You’re probably spending a decent amount of money on marketing your services or products to ideal customers. It’s a necessary and important part of improving sales and growing your business. Well, I have good and bad news for you. The good news is that you’re most likely getting some free marketing as well. The bad news is you can’t control how it’s spread, where it goes, or what is being said. Is your inner control freak screaming? Having a fit? That’s totally normal.
Consumers are smart and getting more informed by the minute, so what you tell them about your company, brand, business, products, and services no longer becomes gospel. Instead, it’s taken with a grain of salt, examined, dissected, researched, and tested. If you boldly claim to put consumers first, you better follow through, or all your messaging isn’t worth a single dime no matter what you spent on it. The reality is that it means nothing… until you’ve proven (or disproven) yourself.
You’ve probably heard, maybe even said, that your business is one of relationships. It’s true on every level, and the relationship that the consumer has to the brand is the most important one that can make or break you. Take the time to know your audience (which goes beyond your customers when you’re online and using social media), understand what their frame of reference is, where they’re coming from, and what they believe in. It all can play advantageously or disastrously into your success or failure. That customer will share his or her experience, and if it’s a better, more true story than your marketing, it becomes far more valuable and wide reaching than your landing page, banner, billboard, and commercial combined.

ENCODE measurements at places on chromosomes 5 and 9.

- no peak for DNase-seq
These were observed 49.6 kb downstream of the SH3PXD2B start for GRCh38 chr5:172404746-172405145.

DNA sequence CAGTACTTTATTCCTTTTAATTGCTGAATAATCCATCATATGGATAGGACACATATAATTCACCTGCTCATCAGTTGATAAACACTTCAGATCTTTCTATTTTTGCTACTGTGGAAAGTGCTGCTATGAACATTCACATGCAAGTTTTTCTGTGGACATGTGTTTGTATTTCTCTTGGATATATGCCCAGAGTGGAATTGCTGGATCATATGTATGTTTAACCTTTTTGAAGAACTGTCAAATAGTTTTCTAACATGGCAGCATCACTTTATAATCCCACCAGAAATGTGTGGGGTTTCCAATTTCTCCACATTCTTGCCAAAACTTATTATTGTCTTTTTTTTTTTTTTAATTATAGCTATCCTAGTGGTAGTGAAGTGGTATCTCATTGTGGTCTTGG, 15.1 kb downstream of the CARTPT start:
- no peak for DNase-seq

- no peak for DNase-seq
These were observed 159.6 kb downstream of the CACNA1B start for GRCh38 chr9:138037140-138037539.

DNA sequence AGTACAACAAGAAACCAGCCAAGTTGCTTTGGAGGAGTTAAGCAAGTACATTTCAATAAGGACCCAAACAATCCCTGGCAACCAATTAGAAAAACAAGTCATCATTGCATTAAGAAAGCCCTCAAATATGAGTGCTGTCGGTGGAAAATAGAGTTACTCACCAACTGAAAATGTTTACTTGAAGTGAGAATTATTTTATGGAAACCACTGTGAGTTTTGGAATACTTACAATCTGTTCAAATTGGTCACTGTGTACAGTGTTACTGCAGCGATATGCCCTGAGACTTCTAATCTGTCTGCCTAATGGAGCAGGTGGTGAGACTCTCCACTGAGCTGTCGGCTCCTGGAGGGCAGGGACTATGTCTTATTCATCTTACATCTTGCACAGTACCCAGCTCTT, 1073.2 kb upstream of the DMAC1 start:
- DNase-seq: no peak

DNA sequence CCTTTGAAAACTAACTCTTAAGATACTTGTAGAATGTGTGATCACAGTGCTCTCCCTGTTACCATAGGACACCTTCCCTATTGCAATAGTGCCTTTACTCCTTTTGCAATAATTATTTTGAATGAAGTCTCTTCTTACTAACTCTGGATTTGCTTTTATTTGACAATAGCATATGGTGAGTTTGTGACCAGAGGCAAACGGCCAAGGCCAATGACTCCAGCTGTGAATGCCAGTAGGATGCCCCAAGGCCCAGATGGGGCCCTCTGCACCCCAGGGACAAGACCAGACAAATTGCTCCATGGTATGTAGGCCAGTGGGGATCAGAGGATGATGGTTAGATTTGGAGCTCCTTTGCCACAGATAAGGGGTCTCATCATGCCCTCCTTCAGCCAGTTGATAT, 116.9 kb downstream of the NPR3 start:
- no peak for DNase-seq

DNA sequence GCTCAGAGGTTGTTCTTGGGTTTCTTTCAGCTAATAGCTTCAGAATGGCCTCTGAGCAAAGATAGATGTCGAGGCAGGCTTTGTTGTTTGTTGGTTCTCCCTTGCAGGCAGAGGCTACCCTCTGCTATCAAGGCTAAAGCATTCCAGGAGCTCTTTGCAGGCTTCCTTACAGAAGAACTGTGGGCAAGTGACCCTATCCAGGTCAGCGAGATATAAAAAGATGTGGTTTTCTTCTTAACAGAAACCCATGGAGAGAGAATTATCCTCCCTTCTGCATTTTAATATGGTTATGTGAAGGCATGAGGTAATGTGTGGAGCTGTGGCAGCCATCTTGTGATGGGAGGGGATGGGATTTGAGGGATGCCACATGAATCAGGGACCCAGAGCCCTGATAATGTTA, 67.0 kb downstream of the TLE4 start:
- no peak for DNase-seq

Consistency and communication is key to a good relationship, and marketing for your business is no different. Making sure you stay in control of the messages going out about your business involves following some simple sounding rules:
Know who will be reading this and how they may take it; don’t play too fast and loose if you’re not ready for some backlash
Do not claim to be something you’re not.
Don’t over-promise and under-deliver.
Don’t say you’re one thing and attach fine print that undermines the core of it all.
If a customer has an experience that is consistent with the expectations that were set and in line with the identity of the company they think they know, then you also get free marketing, and it’s positive and powerful.
Free marketing works both ways, and while you cannot contain the sometimes wildfire-like spread of it, you can manage expectations, invest time into branding, know your audience, and then deliver on the promises you make. You can position yourself to benefit from rather than suffer at the hands of the public and their hashtags. Check out these stories to read about how even experienced companies lose control through reckless, sloppy, or thoughtless marketing.